Acts 25:13-27 … This is an interesting passage on several counts. Festus is the new “sheriff in town” (so to speak); he’s the Roman governor who followed Pontius Pilate and Felix, who were his predecessors. Festus has an immediate problem on his hands. He’s there to uphold Roman law and maintain peace in the conquered territory of Judea. But he finds he’s got some leftover business his predecessor Felix didn’t take care of … the Roman named Paul has appealed to Caesar, as was his right, and Festus has the dilemma of figuring out how to send him to Caesar when there are no violations of Roman law. And so, enter King Agrippa II (v.13). (Agrippa I beheaded John the Baptist.)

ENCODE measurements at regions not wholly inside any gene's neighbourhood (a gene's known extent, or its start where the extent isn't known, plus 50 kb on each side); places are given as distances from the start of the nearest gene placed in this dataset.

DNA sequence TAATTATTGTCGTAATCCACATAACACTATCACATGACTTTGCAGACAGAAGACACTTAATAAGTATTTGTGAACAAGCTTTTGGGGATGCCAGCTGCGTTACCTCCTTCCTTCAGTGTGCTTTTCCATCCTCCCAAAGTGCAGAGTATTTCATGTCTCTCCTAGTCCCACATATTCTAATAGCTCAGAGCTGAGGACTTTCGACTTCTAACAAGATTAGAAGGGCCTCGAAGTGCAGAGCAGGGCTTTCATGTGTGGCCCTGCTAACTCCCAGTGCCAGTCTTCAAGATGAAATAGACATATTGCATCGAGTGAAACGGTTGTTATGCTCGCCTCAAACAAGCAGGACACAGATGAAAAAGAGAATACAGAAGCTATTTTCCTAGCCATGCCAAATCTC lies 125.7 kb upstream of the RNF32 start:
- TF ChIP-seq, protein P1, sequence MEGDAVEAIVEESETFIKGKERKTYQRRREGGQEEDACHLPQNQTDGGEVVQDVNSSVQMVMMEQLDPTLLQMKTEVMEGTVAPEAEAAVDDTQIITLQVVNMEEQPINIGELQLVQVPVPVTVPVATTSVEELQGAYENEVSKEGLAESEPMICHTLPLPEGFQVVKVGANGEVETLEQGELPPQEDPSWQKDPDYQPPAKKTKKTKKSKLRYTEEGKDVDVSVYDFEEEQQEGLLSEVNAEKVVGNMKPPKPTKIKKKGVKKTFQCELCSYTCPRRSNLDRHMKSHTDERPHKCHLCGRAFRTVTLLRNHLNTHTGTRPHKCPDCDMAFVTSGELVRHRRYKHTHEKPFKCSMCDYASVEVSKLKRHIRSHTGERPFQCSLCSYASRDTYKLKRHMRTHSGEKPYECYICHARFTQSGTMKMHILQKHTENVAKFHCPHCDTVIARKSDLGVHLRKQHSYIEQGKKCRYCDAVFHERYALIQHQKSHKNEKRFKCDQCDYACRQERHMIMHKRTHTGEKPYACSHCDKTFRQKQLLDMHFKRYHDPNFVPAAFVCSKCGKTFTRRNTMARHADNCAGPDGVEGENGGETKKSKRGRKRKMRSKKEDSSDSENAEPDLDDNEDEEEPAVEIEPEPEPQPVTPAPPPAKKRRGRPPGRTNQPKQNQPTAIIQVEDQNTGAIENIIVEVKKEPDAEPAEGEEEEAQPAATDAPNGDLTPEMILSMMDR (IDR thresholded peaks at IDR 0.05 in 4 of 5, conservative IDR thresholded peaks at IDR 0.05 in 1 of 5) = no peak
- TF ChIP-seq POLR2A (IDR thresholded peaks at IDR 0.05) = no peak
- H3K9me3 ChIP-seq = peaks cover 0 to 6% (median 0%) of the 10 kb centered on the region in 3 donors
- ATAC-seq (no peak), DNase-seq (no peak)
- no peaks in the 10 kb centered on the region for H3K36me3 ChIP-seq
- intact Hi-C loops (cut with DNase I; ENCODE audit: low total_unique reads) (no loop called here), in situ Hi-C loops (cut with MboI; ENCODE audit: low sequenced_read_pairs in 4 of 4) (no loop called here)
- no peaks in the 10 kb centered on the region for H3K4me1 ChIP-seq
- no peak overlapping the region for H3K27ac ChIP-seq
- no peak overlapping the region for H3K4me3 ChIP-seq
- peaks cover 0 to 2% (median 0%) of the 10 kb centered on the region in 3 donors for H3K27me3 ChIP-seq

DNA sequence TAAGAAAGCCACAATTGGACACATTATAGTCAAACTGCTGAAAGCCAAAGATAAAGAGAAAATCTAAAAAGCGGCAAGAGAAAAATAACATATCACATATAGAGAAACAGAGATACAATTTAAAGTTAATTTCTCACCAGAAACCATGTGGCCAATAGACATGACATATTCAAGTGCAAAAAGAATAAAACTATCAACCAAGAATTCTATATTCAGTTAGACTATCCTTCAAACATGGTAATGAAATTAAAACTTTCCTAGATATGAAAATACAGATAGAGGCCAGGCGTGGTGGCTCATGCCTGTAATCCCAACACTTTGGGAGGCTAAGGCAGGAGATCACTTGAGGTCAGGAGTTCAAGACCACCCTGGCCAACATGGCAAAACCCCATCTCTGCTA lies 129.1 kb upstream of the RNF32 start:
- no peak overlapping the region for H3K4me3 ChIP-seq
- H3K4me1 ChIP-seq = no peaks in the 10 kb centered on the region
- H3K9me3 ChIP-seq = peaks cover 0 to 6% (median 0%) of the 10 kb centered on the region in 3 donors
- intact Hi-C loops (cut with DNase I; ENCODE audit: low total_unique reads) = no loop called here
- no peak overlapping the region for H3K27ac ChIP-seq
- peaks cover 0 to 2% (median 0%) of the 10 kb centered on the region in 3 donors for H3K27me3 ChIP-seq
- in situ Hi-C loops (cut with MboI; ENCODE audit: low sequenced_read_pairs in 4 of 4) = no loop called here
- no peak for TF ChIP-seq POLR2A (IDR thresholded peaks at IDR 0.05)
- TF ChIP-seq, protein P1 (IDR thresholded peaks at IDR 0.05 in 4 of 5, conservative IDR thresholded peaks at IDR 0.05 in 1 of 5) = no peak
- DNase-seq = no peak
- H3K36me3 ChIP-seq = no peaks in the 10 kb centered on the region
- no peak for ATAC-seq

Agrippa II was raised and educated in Rome and was a close, personal friend of the Caesar. Historically, it’s worth remembering that the Herod families are descendants of Esau – they’re Edomites (or Idumeans… same thing), and not Jews, and came to be kings of Israel for several generations because of their loyalty to and cultivation of the Roman emperors. Agrippa came to Caesarea with a great deal of royal pomp and circumstance for a diplomatic courtesy call. There is fascinating historical detail here. Festus is certainly thinking: if anybody can help him out of this embarrassing fix with Caesar, it’s got to be Agrippa.